Our relationship with ravens can be traced back many thousands of years. According to Norse mythology the god Odin had two ravens named Huginn (meaning 'thought') and Munnin (meaning 'memory'). He would send them out each day to fly around the world and then return to perch on his shoulders and tell him of what they had seen and heard. With its black colouration, croaking calls and diet of carrion, the raven has long been considered a bird of ill omen , but this over-simplifies our relationship with these highly successful birds as Brett Westwood discovers when he eavesdrops on their conversations at night, meets a man who has reared a raven and talks to a scientist who has long been fascinated by their powers of intelligence. Ravens are more like us than you might like to think. Producer Sarah Blunt.
Lloyd Buck and Brann the raven
Lloyd's passion for birds began at a very young age and he has been lucky enough to turn it into a long rewarding career, having an instinctive, intuitive way with the birds.
"Looking after our birds is a not just our career and job, it is a lifestyle, as you have to be there for them seven days a week, but we love it" Lloyd said. "Because we always make sure the birds enjoy themselves, we can get the best out of them without compromising their welfare.”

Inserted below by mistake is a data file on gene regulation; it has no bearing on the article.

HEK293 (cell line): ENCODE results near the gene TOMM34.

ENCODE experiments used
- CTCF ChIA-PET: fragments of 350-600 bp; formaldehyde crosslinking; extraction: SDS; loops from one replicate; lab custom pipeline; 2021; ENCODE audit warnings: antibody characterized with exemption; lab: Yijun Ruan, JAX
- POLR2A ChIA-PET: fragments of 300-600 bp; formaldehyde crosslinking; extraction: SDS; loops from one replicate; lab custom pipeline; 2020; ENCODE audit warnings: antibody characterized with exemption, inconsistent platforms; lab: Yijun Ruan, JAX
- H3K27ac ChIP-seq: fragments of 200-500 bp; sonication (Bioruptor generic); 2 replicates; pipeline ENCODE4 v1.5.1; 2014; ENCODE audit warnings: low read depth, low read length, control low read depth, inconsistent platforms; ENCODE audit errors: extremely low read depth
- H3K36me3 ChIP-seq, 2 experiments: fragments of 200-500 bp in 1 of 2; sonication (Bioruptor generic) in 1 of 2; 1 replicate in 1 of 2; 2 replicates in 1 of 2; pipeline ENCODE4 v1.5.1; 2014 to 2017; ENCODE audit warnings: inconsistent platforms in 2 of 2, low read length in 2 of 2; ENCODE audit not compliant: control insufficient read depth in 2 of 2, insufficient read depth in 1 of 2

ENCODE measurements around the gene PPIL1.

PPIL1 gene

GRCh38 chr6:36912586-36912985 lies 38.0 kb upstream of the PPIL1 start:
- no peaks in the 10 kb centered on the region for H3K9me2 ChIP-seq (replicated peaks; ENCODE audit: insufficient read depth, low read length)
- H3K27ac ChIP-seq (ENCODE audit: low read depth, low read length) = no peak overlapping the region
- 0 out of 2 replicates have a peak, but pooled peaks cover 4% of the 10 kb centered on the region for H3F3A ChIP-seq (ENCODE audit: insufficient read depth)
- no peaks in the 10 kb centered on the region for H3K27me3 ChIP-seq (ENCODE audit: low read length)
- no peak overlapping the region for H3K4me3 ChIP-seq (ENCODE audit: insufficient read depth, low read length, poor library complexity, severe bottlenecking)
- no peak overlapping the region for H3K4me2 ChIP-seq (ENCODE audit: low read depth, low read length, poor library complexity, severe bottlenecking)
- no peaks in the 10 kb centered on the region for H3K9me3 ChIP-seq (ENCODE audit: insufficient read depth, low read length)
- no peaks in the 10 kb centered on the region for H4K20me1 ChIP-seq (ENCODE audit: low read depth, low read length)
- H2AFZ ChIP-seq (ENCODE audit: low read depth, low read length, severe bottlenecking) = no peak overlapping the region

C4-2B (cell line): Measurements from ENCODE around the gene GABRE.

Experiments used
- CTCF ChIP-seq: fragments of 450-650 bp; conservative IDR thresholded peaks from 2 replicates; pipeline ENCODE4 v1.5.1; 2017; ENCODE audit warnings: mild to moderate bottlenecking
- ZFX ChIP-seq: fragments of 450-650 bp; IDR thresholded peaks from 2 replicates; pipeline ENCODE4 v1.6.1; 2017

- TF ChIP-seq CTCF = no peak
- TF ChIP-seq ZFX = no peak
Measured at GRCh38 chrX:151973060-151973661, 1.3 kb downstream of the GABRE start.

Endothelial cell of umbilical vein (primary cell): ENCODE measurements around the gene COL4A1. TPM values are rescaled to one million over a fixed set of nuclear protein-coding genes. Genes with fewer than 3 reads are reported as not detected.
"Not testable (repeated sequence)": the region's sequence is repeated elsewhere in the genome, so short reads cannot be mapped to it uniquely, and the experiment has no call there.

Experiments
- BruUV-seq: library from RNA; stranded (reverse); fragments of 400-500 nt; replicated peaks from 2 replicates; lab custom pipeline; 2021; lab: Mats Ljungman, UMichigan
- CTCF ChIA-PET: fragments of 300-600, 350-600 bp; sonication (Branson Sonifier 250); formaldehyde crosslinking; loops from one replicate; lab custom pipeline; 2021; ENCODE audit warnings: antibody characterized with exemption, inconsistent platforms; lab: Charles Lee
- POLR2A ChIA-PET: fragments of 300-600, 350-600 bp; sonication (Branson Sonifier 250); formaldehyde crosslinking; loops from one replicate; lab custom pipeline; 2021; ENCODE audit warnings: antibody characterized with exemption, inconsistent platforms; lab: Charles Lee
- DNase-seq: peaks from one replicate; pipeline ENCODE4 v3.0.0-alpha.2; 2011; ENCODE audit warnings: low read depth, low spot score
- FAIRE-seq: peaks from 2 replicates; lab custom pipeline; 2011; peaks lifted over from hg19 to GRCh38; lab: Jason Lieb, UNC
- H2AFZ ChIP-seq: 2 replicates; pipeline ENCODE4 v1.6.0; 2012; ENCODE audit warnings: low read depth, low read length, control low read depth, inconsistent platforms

Brann is the second raven that Lloyd and Rose have reared. Ravens are one of the most intelligent of all birds. Brann has a wonderful temperament, is well behaved (most of the time!) and has been trained to carry a camera for filming in a wide range of locations.
Professor Miranda Aldhouse-Green
Her research interests lie principally in the fields of Iron Age and Roman religion and ritual. Among her most recent books are Caesar's Druids and Bog Bodies Uncovered. She is currently working on a new book entitled Sacred Britannia.
Professor Nicky Clayton
She was elected a Fellow of the Royal Society in 2010 for her work on the cognitive capacities of corvids, and has collaborated extensively with Rambert's Artistic Director Mark Baldwin on various choreographic works which explore the power and magic of wordless thoughts and the abstract nature of ideas.
In tandem with this, Nicky also works with fine artist and writer, Clive Wilkins. Together they founded The Captured Thought which goes beyond the usual interdisciplinary channels, combining science, art and the performing arts, to explore thinking with and without words.
His sound recording career began in 1981 when he joined Tyne Tees Television. Since then he has developed a particular and passionate interest in recording the wildlife sounds of animals, habitats and atmospheres from around the world. As a freelance recordist for film, TV & radio, Chris Watson specialises in natural history and documentary location sound together with track assembly and sound design in post production.